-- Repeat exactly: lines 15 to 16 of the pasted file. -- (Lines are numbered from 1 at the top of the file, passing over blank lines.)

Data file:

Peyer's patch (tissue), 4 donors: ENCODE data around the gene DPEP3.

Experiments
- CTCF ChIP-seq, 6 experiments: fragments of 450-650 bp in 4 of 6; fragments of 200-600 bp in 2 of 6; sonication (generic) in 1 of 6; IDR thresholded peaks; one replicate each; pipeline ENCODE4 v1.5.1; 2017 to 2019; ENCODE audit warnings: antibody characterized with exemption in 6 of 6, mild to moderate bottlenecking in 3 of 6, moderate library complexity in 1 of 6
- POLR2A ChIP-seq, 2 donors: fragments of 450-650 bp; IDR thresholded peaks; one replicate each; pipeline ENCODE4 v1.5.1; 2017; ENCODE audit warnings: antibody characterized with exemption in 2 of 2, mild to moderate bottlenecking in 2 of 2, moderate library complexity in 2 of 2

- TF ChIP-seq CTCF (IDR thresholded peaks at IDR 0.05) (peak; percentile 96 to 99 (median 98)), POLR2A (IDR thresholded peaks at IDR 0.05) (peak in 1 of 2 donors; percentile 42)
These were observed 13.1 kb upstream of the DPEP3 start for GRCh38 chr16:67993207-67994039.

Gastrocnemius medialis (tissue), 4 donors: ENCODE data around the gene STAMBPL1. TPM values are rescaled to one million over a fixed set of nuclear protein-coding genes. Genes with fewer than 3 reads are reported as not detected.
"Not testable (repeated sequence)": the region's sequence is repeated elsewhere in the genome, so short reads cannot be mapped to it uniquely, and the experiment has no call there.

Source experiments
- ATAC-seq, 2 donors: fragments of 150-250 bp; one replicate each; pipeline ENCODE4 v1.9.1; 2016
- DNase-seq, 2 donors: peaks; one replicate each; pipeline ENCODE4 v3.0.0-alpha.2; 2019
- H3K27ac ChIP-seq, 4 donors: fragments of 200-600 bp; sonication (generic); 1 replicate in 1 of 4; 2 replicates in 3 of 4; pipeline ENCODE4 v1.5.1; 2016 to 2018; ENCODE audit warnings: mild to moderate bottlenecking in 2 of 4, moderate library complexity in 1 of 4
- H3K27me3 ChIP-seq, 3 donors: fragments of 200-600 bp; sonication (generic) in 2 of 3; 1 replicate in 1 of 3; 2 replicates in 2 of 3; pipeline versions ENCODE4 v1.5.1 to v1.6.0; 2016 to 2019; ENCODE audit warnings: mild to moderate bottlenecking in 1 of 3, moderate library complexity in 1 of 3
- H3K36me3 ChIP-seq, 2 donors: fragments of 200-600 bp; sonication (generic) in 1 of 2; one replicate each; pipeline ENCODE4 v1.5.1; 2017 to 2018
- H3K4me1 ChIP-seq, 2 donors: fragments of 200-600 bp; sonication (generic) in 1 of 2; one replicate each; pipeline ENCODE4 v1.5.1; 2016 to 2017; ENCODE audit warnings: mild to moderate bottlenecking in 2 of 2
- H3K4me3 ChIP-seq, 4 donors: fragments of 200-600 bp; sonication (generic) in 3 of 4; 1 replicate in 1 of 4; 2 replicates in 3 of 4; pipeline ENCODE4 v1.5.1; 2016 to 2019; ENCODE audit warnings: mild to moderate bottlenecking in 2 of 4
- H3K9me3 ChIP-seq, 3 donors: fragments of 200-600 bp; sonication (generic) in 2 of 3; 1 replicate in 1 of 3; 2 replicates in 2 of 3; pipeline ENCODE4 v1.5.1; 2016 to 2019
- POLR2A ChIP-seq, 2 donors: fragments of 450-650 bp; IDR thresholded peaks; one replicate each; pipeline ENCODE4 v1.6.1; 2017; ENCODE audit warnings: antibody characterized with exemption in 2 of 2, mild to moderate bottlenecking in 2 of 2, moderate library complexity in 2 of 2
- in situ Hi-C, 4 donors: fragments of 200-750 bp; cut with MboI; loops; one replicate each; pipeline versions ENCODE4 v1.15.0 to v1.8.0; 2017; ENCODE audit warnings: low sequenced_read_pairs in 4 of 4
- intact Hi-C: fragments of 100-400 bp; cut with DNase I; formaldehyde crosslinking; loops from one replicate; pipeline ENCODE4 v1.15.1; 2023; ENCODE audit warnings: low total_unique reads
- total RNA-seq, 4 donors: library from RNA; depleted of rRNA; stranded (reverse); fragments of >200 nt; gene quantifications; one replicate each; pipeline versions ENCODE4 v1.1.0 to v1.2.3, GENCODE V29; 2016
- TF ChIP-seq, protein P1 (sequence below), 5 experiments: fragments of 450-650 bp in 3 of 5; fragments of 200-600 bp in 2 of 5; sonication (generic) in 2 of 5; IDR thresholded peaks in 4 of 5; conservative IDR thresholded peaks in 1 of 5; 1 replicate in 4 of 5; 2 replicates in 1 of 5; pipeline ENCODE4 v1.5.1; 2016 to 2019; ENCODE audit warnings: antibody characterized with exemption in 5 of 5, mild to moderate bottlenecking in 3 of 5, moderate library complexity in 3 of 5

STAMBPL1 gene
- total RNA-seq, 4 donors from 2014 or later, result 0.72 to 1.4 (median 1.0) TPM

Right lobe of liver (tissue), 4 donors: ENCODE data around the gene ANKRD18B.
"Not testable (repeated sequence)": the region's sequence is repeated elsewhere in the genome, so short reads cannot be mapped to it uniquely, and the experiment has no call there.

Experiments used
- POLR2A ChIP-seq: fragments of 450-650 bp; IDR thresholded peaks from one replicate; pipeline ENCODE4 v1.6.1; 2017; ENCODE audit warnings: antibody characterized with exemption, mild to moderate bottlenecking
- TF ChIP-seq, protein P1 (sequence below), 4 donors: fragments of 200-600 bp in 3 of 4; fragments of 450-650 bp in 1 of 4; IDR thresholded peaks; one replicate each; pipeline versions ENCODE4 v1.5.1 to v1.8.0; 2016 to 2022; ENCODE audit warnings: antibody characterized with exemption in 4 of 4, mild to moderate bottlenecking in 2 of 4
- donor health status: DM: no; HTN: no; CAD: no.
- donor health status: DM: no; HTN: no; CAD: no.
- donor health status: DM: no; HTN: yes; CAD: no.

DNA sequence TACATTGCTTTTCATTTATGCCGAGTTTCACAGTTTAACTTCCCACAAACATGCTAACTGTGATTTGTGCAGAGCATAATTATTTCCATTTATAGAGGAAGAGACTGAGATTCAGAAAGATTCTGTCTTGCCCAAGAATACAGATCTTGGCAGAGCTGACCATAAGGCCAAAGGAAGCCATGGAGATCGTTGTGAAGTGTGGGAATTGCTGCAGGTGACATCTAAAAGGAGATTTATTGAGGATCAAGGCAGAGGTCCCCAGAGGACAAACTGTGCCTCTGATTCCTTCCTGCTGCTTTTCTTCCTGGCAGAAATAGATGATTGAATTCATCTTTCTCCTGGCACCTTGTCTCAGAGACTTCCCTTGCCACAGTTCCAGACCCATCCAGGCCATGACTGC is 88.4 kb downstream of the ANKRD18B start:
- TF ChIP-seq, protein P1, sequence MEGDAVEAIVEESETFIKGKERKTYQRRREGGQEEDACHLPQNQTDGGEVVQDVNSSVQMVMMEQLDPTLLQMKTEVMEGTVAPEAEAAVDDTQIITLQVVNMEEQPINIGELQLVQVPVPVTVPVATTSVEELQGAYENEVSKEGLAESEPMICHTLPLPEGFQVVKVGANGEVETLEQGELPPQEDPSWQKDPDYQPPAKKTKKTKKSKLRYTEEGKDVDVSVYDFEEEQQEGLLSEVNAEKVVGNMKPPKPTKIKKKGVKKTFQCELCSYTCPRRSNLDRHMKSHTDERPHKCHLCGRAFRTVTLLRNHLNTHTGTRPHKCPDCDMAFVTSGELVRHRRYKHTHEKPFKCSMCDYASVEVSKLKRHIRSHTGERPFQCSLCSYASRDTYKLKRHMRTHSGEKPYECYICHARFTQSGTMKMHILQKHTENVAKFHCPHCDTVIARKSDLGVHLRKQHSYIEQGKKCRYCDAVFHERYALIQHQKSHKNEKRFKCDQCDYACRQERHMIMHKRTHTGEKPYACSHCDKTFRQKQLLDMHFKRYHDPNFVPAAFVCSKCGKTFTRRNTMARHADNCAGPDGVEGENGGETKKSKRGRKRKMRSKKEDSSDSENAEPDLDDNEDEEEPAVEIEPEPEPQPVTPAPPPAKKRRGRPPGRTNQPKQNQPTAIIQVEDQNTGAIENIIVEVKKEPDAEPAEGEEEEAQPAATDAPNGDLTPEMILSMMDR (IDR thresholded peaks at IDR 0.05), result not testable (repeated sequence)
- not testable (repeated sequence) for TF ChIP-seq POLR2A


- H3K4me1 ChIP-seq, 2 donors: fragments of 200-600 bp; sonication (generic) in 1 of 2; one replicate each; pipeline ENCODE4 v1.5.1; 2016 to 2017; ENCODE audit warnings: mild to moderate bottlenecking in 2 of 2
- H3K4me3 ChIP-seq, 4 donors: fragments of 200-600 bp; sonication (generic) in 3 of 4; 1 replicate in 1 of 4; 2 replicates in 3 of 4; pipeline ENCODE4 v1.5.1; 2016 to 2019; ENCODE audit warnings: mild to moderate bottlenecking in 2 of 4